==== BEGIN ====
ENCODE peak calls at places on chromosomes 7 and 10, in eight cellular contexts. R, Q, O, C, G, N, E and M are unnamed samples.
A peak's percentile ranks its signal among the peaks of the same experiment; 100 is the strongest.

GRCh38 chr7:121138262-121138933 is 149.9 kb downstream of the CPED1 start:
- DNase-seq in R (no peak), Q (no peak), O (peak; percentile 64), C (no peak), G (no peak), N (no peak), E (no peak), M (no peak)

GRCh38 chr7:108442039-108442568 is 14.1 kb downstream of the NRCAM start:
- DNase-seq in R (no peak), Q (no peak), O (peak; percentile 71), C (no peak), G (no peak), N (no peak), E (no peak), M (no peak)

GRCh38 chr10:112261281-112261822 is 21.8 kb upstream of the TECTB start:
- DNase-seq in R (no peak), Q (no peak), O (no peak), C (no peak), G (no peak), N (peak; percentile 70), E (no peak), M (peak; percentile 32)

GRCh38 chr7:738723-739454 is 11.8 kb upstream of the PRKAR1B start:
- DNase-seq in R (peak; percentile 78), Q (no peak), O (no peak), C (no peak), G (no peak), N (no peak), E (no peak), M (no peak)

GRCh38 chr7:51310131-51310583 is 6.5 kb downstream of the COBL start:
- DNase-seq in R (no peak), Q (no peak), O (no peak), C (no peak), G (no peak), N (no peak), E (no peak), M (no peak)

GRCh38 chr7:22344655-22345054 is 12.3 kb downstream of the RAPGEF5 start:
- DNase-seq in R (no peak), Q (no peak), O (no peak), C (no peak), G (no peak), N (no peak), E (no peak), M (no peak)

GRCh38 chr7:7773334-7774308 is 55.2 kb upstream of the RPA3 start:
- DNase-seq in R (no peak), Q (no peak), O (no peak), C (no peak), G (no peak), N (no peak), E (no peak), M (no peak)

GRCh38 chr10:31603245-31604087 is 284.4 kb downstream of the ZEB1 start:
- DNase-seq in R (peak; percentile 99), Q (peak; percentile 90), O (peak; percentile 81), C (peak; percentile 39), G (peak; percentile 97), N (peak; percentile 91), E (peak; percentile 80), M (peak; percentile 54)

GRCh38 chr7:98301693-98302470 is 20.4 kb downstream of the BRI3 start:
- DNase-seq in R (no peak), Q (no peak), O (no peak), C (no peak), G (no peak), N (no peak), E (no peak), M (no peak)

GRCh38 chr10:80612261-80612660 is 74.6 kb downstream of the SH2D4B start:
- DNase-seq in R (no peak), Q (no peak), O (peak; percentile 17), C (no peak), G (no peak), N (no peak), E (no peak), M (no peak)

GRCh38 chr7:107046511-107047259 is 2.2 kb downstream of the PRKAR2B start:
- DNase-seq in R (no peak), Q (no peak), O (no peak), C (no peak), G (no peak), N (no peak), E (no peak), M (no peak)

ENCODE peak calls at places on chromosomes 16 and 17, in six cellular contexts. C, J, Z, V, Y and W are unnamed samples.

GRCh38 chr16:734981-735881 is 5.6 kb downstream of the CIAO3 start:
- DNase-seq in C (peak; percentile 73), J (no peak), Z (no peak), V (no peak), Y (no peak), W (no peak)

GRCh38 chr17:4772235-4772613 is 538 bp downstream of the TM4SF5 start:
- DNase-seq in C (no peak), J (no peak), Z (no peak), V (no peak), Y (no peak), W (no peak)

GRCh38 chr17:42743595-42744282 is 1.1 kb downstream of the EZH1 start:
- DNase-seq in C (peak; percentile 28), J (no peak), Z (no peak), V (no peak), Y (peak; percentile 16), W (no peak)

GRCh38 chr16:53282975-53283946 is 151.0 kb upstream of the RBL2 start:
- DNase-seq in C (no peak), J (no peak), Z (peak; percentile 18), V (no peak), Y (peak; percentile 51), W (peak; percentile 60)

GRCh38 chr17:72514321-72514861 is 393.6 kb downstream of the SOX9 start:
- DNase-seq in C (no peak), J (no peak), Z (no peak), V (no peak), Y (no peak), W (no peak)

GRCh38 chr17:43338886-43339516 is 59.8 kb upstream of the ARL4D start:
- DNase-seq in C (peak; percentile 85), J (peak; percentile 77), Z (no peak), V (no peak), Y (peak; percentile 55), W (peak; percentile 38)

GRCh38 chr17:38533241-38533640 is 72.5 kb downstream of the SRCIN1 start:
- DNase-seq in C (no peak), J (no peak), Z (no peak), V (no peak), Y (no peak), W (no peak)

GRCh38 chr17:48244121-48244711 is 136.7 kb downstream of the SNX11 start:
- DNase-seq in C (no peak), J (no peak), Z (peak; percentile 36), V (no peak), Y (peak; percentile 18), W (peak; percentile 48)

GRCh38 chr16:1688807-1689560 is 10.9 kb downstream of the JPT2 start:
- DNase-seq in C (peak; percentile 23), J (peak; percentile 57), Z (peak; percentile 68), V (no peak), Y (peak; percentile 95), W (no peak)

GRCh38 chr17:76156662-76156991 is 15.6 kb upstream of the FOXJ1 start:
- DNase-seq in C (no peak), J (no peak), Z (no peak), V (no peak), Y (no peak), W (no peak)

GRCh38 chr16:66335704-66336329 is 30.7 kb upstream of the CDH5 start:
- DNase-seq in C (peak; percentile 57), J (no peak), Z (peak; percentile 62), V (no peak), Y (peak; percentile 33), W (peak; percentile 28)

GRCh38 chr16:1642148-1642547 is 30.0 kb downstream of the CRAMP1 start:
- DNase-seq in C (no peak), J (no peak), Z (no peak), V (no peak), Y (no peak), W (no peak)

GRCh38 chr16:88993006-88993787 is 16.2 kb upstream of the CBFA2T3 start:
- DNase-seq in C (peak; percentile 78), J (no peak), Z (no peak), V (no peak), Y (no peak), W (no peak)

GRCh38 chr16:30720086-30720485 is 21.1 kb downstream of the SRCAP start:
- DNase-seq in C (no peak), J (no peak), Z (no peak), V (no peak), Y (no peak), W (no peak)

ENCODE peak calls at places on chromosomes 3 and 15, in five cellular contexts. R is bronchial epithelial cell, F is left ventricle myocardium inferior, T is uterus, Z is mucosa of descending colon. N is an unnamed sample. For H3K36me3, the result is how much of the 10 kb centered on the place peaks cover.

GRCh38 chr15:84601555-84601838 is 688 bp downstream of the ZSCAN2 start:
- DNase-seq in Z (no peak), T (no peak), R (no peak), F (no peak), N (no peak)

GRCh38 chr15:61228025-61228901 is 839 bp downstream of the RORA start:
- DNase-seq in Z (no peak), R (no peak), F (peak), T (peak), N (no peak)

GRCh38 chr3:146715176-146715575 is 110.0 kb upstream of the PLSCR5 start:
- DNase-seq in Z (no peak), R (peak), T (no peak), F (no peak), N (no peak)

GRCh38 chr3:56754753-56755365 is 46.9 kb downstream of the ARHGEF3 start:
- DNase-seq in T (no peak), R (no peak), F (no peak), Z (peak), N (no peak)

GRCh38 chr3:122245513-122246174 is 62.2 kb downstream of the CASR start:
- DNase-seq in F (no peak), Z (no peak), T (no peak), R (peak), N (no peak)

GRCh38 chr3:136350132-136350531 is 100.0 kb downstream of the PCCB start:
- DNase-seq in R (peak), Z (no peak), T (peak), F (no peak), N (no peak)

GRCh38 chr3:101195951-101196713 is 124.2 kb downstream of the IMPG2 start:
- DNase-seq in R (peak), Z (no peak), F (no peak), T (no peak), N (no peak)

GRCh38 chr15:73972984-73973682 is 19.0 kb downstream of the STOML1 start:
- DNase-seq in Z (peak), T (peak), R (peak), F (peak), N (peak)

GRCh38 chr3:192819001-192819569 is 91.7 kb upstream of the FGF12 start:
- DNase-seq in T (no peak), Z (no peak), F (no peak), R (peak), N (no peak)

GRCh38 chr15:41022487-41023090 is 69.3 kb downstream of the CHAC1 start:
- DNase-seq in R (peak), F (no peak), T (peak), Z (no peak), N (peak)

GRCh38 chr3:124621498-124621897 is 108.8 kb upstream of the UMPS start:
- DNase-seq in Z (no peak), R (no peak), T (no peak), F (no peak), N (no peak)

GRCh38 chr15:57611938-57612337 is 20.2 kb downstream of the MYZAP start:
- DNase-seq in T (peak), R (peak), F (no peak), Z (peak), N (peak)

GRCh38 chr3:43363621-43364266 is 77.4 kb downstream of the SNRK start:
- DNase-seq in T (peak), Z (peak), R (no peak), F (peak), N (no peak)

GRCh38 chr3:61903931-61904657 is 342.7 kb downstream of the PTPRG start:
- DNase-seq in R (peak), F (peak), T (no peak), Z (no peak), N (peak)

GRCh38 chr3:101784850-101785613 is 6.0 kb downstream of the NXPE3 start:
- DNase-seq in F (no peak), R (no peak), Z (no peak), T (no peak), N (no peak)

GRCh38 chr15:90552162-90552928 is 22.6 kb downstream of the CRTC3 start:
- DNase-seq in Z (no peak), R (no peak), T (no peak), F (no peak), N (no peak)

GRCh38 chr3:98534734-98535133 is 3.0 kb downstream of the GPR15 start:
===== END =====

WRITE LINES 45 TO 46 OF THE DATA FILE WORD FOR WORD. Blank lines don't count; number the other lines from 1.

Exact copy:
- DNase-seq in C (no peak), J (no peak), Z (no peak), V (no peak), Y (no peak), W (no peak)

GRCh38 chr16:66335704-66336329 is 30.7 kb upstream of the CDH5 start: